Bulk-like Intrinsic Phonon Thermal Conductivity of Micrometer-Thick AlN Films
2020-06-22T21:43:27Z (GMT) by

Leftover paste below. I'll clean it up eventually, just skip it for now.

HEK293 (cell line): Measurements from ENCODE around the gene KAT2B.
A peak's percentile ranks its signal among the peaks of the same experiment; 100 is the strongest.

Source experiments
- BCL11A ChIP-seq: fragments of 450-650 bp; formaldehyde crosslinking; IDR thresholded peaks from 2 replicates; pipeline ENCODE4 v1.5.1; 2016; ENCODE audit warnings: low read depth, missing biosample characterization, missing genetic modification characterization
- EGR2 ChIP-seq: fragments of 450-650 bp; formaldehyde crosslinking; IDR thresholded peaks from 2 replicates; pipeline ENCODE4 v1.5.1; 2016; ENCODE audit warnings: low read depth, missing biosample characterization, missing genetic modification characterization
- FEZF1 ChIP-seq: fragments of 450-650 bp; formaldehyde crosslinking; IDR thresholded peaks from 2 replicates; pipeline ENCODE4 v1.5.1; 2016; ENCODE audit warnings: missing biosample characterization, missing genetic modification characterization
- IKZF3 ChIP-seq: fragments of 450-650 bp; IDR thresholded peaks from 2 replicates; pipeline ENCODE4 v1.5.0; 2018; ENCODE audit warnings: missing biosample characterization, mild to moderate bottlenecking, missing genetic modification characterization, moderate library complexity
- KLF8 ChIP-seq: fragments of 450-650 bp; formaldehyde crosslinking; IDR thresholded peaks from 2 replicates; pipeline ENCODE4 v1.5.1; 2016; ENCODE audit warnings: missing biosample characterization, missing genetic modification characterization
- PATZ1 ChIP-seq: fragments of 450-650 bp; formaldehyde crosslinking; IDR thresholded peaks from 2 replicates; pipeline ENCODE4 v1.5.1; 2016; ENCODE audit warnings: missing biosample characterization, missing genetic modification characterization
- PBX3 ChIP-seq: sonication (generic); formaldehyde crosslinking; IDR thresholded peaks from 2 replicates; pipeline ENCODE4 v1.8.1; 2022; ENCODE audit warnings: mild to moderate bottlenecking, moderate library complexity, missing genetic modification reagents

Aluminum nitride (AlN) has garnered much attention due to its intrinsically high thermal conductivity. However, engineering thin films of AlN with these high thermal conductivities can be challenging due to vacancies and defects that can form during the synthesis. In this work, we report on the cross-plane thermal conductivity of ultra-high-purity single-crystal AlN films with different thicknesses (∼3–22 μm) via time-domain thermoreflectance (TDTR) and steady-state thermoreflectance (SSTR) from 80 to 500 K. At room temperature, we report a thermal conductivity of ∼320 ± 42 W m–1 K–1, surpassing the values of prior measurements on AlN thin films and one of the highest cross-plane thermal conductivities of any material for films with equivalent thicknesses, surpassed only by diamond. By conducting first-principles calculations, we show that the thermal conductivity measurements on our thin films in the 250–500 K temperature range agree well with the predicted values for the bulk thermal conductivity of pure single-crystal AlN. Thus, our results demonstrate the viability of high-quality AlN films as promising candidates for the high-thermal-conductivity layers in high-power microelectronic devices. Our results also provide insight into the intrinsic thermal conductivity of thin films and the nature of phonon-boundary scattering in single-crystal epitaxially grown AlN thin films. The measured thermal conductivities in high-quality AlN thin films are found to be constant and similar to bulk AlN, regardless of the thermal penetration depth, film thickness, or laser spot size, even when these characteristic length scales are less than the mean free paths of a considerable portion of thermal phonons. Collectively, our data suggest that the intrinsic thermal conductivity of thin films with thicknesses less than the thermal phonon mean free paths is the same as bulk so long as the thermal conductivity of the film is sampled independent of the film/substrate interface.
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